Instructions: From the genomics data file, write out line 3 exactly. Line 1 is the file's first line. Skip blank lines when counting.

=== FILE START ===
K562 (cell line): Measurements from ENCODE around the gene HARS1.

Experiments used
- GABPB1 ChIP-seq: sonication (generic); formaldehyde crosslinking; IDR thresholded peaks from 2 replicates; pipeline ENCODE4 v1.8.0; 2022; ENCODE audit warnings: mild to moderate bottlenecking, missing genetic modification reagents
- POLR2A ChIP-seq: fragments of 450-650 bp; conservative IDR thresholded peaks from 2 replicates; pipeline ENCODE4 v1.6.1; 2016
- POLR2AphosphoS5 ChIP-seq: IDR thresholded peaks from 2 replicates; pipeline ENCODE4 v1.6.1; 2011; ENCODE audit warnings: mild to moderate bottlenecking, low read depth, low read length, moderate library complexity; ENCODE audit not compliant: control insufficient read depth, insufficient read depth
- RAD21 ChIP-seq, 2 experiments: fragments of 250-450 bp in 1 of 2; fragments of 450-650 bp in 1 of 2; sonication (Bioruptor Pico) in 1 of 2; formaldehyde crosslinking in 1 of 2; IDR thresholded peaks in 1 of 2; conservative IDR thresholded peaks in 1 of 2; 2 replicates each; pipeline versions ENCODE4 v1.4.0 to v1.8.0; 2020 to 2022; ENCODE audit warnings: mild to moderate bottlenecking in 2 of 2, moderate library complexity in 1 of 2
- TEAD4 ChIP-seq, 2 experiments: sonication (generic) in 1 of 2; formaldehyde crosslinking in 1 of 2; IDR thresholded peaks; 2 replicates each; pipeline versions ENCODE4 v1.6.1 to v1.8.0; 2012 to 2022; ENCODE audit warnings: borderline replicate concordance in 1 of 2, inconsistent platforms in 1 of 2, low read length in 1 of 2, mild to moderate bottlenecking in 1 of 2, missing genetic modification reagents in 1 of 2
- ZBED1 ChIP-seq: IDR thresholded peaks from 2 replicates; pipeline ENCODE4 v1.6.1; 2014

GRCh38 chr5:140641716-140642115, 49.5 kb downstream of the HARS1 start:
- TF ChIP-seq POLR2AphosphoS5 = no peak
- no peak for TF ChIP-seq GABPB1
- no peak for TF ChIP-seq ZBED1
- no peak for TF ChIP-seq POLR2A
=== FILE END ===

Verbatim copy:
- GABPB1 ChIP-seq: sonication (generic); formaldehyde crosslinking; IDR thresholded peaks from 2 replicates; pipeline ENCODE4 v1.8.0; 2022; ENCODE audit warnings: mild to moderate bottlenecking, missing genetic modification reagents